The Vicious Procrastination Cycle

For some reason, it helps to understand that we all go through the same thing, even though we often feel like the only person in the world who struggles with this. Do you resonate with the cycle below?

1. Feeling Eager and Energized

This is when you commit to taking a new action or getting something done. You are feeling confident and optimistic that, this time round, you will do it!

2. Apprehension Starts to Come Up

The beginning stages of optimism are starting to fade. There is still time, but you haven’t done anything yet, and you start to feel uneasy. You realize that you actually have to do something to get it done, and that good intentions are not enough.

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3. Still No Action

More time has passed. You still haven’t taken any action and probably have a lot of excuses why. You start to panic a little and wish you had started sooner. Your panic starts to turn into frustration and perhaps even irritability.

4. Flicker of Hope Left

You can still make it; there is a little time left and you ponder how you are going to get it done. The rush you get from leaving your task until the last minute gives you a flicker of hope. There is still time; you can do this!

5. Fading Quickly

Your hope starts to quickly fade as you try desperately to understand why you just can’t do this. You may feel desperate and have thoughts like, “What is wrong with me?” and “Why do I ALWAYS do this?” You feel discouraged, or perhaps angry and resentful at yourself.

6. Vow to Yourself

Once the feeling of anger or disappointment disappears, you most likely swear to yourself that this will never happen again; that this was the last time and next time will be different.

Does this sound like you? Is the next time different? I understand the devastating effect that procrastination has on many lives, and for some, it is a really serious problem. You also have, on the other hand, those who procrastinate but it doesn’t affect them in any way. You know whether it is affecting you or not and whether it undermines your results.

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How to Break the Procrastination Cycle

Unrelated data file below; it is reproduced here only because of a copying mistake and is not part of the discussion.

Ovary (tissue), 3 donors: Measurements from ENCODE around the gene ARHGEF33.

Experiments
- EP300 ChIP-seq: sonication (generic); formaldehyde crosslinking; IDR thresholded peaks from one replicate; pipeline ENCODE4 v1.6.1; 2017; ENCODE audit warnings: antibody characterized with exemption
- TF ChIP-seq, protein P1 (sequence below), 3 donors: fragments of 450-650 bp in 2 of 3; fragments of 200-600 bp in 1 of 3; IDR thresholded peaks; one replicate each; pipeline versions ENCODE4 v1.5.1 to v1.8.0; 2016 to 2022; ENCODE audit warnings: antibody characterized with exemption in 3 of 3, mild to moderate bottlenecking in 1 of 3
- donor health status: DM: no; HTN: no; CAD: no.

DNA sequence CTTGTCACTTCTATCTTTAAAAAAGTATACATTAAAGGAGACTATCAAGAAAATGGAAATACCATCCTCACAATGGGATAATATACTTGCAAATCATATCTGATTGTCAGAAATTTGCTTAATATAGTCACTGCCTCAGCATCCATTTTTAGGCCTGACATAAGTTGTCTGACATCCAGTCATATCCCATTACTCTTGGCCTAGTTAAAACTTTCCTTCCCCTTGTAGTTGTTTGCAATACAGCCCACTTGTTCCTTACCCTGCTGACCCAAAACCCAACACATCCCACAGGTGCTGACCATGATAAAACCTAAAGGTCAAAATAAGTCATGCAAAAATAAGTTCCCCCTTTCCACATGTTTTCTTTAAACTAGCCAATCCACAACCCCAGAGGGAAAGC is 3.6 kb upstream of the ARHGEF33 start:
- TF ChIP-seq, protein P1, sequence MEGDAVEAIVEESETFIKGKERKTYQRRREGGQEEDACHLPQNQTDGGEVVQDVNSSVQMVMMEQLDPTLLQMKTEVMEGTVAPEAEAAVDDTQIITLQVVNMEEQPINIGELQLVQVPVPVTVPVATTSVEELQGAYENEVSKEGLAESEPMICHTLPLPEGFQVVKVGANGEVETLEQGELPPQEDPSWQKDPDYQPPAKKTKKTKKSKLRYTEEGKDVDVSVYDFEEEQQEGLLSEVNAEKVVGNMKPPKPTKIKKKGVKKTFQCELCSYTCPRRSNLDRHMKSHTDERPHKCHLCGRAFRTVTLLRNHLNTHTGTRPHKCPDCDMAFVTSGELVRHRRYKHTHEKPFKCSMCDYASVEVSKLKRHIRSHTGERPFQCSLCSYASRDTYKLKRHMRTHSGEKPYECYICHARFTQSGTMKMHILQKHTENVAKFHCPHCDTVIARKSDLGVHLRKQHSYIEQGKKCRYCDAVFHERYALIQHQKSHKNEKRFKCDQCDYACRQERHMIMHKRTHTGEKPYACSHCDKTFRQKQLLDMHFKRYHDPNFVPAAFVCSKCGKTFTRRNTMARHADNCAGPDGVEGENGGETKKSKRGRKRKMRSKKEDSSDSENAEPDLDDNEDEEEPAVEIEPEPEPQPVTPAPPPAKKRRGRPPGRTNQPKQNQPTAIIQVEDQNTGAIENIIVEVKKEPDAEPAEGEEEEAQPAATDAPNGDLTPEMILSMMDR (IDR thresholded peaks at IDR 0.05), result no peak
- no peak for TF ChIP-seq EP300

Unless you break the cycle, you will keep reinforcing it!

To break the cycle, you need to change the sequence of events. Here is my suggestion on how you can effectively break the vicious cycle you are in!

1. Feeling Eager and Energized

This is when you commit to taking a new action or getting something done. You are feeling confident and optimistic that, this time round, you will do it! The first stage is always the same.

2. Plan

Thinking alone will not help; you need to plan your actions. I always put my deadlines one or two days in advance because you know Murphy’s Law! Take into consideration everything that you need to do, how long it will take you, and what you will need to get it done, then plan the individual steps.

3. Resistance

Just because you planned doesn’t mean that this time is guaranteed to be different. You will most likely still feel the resistance so expect this. This stage is key to identifying why you are procrastinating, so when you feel the resistance, try to identify it immediately.

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What is causing you to hesitate in this moment? What do you feel?  Write them down if it helps.

4. Confront Those Feelings

Once you have identified what could possibly be holding you back, for example, fear of failure, lack of motivation, etc. You need to work on lessening the resistance.

Ask yourself, “What do I need to do to move forward? What would make it easier?” If you find that you fear something, overcoming that fear is not something that will happen overnight — keep this in mind.

5. Put Results Before Comfort

You need to keep moving forward and put results before comfort. Take action, even if it is only for 10 minutes. The key is to break the cycle and not reinforce it. You have more control that you think.

6. Repeat

Repeat steps 3-5 until you achieve what you first set out to do.

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Final Thoughts

Change doesn’t happen overnight, and if you have some deeper underlying reasons why you procrastinate, it may take longer to finally break the cycle.

If procrastination is holding you back in life, it is better to deal with it now than to deal with the negative consequences later on. It is not a question of comfort anymore; it is a question of results. What is more important to you?

Learn more about how to stop procrastinating here: What Is Procrastination and How to Stop It (The Complete Guide)

Featured photo credit: Luke Chesser via unsplash.com